Sympathy for the Devil: Art and Rock ‘n’ Roll Since 1967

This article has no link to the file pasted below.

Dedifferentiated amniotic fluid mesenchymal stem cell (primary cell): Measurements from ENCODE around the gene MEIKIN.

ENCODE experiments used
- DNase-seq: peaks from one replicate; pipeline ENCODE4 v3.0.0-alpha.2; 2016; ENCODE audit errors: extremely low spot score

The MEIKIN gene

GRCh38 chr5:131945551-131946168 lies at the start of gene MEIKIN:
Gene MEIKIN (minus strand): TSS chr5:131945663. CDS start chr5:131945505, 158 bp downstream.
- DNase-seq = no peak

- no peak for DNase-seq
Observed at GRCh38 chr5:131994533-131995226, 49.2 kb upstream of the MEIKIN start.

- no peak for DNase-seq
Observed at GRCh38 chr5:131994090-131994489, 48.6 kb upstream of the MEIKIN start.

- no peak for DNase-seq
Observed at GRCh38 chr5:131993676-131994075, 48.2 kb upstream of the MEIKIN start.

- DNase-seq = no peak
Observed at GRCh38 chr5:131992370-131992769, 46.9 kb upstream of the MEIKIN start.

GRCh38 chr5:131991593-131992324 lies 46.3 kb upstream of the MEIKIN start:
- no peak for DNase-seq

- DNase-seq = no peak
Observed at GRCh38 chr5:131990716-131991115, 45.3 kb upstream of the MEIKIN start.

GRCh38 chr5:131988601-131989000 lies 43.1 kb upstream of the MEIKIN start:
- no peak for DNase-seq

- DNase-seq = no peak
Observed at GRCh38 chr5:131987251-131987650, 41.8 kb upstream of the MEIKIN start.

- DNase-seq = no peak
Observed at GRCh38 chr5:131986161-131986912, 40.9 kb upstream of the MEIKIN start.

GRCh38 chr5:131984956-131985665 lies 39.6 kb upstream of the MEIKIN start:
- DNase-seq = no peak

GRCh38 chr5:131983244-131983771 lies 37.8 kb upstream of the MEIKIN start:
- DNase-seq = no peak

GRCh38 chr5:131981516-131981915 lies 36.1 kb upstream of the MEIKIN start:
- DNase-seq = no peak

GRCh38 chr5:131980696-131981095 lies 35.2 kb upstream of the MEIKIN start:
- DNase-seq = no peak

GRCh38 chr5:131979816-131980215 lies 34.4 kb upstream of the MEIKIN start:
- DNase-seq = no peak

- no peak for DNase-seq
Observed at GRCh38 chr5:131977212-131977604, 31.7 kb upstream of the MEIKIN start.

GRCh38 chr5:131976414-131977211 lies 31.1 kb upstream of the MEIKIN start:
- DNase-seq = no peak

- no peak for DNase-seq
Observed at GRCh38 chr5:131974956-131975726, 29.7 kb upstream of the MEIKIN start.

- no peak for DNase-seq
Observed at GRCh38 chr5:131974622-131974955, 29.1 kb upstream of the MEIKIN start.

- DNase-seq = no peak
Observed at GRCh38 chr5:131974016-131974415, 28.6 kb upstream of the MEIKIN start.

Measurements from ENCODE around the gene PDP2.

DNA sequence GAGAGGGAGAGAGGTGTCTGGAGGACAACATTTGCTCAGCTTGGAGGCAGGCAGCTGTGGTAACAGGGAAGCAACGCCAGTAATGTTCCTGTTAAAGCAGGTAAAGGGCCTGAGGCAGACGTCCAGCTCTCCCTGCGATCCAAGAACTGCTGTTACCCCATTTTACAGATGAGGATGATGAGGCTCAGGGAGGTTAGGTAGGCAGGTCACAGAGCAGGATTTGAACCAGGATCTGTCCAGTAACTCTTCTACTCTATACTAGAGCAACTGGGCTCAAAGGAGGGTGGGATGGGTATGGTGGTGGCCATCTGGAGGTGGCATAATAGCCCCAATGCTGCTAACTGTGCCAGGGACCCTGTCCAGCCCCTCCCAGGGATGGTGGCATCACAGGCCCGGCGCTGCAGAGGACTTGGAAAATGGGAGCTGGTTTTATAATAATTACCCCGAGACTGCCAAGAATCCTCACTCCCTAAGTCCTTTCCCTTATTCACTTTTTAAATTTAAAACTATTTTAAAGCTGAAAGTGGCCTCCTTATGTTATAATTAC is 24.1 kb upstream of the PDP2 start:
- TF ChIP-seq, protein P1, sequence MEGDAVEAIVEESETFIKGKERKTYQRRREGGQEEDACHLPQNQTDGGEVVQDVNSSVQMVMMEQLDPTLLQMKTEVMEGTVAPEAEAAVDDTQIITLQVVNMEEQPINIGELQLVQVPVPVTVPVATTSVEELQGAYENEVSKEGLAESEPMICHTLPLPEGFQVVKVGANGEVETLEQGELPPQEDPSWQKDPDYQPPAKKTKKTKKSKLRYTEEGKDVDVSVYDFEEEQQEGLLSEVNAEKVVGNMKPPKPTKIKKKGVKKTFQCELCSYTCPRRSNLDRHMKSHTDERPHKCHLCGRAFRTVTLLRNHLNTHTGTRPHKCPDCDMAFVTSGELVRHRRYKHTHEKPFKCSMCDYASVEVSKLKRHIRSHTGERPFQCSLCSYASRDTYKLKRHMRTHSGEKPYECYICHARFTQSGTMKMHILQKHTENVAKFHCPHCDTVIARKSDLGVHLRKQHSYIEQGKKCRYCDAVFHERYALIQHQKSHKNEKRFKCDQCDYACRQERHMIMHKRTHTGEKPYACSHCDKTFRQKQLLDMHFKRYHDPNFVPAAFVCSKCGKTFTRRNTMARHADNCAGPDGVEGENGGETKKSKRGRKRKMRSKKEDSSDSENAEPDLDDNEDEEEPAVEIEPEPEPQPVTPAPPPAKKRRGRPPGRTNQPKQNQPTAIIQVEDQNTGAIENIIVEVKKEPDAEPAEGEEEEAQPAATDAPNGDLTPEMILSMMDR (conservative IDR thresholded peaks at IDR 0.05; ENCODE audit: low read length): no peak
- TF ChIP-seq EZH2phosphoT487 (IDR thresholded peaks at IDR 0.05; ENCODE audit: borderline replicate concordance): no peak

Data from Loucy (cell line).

You won’t find a lot of flyers or album art in this massive, lavishly illustrated volume. Rather, these critical essays are matched with full color reproductions of artworks to show how avante-garde artists and rock bands have mutually inspired one another through the past forty years. It begins — as it must — with Andy Warhol’s two-year collaboration with the Velvet Underground and surveys the phenomenon on both sides of the Atlantic. The fascinating juxtapositions that follow include Richard Hell’s poignant analysis of the graffiti at CBGB and Dominic Molon’s look at the effects of Peter Blake and Richard Hamilton on the thoroughly “mainstream” — yet still highly art-conscious — Beatles. Simon Reynolds matches Yoko Ono’s “conscious regression” with Brian Eno’s early devotion to the primacy of the artist over the medium. Both Ono and Eno injected vital experimentalism into a rock scene dominated by the cult of virtuosity and musicianship — and arguably prepared the ground for the DIY punk culture of the ’70s and ’80s. Most of the art accompanying these thought-provoking pieces stands well on its own, though some of the plates of video installations are hard to fully appreciate on the printed page. On the whole, however, this is a gorgeous work that makes manifest the creative vitality that visual artists and musicians share. –